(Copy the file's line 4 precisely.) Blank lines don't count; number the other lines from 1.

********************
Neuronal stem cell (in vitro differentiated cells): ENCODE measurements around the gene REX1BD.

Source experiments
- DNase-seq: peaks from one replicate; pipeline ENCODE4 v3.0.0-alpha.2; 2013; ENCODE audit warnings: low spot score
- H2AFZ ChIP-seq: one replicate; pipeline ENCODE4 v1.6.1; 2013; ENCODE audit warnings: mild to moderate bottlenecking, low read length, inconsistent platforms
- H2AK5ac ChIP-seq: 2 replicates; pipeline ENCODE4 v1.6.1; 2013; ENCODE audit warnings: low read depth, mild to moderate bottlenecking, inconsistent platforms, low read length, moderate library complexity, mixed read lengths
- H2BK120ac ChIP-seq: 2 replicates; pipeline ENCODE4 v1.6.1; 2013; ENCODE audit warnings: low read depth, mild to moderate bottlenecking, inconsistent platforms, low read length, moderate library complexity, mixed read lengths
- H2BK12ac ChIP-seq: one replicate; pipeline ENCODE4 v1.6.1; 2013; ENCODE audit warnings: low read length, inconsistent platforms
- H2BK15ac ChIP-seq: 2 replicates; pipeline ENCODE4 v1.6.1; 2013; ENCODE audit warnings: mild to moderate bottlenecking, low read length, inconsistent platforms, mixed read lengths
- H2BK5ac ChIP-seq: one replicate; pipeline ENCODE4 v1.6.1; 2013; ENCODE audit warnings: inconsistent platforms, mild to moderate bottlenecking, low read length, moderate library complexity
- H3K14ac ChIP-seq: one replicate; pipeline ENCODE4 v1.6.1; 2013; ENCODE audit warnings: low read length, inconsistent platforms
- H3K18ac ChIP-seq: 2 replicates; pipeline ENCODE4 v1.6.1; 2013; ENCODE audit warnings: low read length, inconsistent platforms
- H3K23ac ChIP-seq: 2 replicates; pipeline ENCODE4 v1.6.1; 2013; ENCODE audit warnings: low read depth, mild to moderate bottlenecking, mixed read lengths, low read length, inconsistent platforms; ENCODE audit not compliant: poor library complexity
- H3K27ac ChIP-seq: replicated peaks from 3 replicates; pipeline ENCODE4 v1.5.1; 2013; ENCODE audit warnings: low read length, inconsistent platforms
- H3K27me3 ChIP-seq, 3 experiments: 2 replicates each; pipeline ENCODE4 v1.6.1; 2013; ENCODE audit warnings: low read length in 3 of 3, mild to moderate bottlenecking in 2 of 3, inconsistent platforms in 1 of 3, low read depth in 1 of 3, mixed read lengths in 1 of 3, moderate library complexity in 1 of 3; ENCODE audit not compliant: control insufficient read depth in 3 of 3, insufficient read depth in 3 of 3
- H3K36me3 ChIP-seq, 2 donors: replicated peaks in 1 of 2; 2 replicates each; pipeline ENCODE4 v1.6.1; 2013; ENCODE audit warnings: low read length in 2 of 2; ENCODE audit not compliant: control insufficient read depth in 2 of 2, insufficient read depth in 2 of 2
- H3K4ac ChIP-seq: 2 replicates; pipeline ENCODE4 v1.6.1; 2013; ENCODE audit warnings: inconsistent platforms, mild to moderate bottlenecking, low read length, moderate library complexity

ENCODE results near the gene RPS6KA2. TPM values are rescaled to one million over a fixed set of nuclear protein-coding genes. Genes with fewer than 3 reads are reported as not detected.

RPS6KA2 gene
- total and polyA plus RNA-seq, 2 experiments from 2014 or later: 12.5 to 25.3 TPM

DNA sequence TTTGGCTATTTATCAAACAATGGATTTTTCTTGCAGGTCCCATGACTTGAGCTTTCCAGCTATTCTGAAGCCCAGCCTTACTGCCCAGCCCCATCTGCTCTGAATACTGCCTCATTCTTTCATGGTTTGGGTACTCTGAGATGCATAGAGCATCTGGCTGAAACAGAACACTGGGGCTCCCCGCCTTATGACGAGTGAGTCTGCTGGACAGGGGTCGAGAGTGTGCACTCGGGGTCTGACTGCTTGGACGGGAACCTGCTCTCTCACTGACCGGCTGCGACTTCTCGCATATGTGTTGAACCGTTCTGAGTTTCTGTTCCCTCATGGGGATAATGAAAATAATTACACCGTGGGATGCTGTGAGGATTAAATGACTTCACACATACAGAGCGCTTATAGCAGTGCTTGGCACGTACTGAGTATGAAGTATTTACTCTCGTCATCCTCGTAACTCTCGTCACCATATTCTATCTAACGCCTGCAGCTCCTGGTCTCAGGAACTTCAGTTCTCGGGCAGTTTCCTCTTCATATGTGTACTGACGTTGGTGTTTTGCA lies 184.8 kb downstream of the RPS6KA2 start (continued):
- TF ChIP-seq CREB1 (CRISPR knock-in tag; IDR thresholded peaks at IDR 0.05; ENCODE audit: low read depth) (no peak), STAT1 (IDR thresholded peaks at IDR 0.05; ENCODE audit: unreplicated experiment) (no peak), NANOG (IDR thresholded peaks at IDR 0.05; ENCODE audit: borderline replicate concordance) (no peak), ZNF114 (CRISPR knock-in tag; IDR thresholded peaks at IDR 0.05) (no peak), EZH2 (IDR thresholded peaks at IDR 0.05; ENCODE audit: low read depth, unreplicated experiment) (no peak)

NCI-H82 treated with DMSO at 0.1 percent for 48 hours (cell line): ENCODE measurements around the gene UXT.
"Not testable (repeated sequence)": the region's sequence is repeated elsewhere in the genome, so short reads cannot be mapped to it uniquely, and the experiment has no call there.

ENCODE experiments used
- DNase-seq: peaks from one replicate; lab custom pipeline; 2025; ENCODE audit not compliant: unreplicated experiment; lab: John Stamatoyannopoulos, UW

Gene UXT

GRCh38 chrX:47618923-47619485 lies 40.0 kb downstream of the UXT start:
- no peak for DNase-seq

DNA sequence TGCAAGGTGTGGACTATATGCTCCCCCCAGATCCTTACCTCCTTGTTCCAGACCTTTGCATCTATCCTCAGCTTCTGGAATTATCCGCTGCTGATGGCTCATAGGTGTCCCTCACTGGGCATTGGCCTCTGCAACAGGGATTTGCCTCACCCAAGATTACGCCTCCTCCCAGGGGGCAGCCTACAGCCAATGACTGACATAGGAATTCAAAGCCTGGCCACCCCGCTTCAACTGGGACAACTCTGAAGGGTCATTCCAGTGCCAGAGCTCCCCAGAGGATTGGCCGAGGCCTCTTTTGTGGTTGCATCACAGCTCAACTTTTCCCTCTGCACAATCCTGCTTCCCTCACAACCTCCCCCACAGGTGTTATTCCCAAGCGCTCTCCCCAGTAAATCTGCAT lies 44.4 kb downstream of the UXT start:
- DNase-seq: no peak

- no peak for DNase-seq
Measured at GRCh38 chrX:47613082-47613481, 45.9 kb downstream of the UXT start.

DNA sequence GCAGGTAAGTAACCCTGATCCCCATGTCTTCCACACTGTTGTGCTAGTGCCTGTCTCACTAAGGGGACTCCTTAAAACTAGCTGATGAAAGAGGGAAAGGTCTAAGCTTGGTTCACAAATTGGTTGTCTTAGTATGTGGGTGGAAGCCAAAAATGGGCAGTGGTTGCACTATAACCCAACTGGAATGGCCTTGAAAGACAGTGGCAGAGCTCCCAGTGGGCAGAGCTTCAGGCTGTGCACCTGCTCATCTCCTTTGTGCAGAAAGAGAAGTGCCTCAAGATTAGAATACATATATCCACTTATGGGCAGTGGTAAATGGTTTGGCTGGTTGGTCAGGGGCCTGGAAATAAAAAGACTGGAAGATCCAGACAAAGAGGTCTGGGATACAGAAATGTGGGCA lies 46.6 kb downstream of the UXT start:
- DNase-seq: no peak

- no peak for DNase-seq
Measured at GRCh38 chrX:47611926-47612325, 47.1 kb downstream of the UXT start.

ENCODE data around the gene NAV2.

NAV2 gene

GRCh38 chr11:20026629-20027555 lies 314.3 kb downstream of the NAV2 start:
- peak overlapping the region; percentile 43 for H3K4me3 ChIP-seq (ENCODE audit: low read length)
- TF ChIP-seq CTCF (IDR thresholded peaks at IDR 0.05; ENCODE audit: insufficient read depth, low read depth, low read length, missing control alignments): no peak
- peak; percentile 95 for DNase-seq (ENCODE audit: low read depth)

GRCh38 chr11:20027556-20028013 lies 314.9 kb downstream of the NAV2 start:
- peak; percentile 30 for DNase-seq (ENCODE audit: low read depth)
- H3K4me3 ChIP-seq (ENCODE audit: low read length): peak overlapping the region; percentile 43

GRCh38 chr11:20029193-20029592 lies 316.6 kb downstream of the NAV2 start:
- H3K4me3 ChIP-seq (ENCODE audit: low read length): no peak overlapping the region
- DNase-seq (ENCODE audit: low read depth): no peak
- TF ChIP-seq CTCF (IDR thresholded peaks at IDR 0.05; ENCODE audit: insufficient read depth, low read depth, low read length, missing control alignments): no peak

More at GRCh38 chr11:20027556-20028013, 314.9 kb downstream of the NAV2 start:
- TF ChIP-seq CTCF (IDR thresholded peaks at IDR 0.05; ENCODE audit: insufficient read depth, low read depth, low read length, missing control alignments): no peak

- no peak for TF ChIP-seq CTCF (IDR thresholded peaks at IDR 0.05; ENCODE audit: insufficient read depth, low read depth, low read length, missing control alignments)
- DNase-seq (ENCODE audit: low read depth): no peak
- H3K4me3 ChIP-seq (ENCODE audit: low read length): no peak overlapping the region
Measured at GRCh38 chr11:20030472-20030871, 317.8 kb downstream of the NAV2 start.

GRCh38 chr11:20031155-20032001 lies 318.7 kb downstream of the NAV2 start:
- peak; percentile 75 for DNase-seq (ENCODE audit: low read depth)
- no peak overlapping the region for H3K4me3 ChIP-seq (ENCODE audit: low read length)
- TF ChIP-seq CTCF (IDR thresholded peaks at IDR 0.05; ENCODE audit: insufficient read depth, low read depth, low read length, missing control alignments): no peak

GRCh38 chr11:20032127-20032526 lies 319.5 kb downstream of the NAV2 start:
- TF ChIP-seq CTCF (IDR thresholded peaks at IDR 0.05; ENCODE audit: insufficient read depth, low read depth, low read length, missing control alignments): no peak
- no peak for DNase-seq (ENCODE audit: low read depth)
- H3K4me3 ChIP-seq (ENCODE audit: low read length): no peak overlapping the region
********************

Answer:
- H2AFZ ChIP-seq: one replicate; pipeline ENCODE4 v1.6.1; 2013; ENCODE audit warnings: mild to moderate bottlenecking, low read length, inconsistent platforms